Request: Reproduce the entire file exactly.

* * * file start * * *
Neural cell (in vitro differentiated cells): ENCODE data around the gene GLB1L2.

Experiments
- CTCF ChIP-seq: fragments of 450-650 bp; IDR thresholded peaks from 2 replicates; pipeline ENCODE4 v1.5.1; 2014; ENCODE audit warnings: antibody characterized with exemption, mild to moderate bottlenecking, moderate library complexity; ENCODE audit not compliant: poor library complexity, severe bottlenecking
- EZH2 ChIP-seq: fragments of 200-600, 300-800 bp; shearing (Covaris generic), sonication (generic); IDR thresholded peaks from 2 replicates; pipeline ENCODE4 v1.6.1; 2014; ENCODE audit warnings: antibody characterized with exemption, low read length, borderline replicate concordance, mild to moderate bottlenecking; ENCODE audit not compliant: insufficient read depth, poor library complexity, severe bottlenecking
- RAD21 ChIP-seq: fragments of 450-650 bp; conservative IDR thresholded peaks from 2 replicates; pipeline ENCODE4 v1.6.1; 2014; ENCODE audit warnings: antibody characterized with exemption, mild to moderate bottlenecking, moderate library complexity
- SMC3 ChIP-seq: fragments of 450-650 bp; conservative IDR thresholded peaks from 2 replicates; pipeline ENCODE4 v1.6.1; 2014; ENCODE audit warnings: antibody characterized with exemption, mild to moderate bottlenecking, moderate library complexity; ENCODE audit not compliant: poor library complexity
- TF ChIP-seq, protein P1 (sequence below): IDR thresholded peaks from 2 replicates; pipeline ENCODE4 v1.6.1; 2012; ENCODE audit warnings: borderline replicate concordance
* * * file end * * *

Neural cell (in vitro differentiated cells): ENCODE data around the gene GLB1L2.

Experiments
- CTCF ChIP-seq: fragments of 450-650 bp; IDR thresholded peaks from 2 replicates; pipeline ENCODE4 v1.5.1; 2014; ENCODE audit warnings: antibody characterized with exemption, mild to moderate bottlenecking, moderate library complexity; ENCODE audit not compliant: poor library complexity, severe bottlenecking
- EZH2 ChIP-seq: fragments of 200-600, 300-800 bp; shearing (Covaris generic), sonication (generic); IDR thresholded peaks from 2 replicates; pipeline ENCODE4 v1.6.1; 2014; ENCODE audit warnings: antibody characterized with exemption, low read length, borderline replicate concordance, mild to moderate bottlenecking; ENCODE audit not compliant: insufficient read depth, poor library complexity, severe bottlenecking
- RAD21 ChIP-seq: fragments of 450-650 bp; conservative IDR thresholded peaks from 2 replicates; pipeline ENCODE4 v1.6.1; 2014; ENCODE audit warnings: antibody characterized with exemption, mild to moderate bottlenecking, moderate library complexity
- SMC3 ChIP-seq: fragments of 450-650 bp; conservative IDR thresholded peaks from 2 replicates; pipeline ENCODE4 v1.6.1; 2014; ENCODE audit warnings: antibody characterized with exemption, mild to moderate bottlenecking, moderate library complexity; ENCODE audit not compliant: poor library complexity
- TF ChIP-seq, protein P1 (sequence below): IDR thresholded peaks from 2 replicates; pipeline ENCODE4 v1.6.1; 2012; ENCODE audit warnings: borderline replicate concordance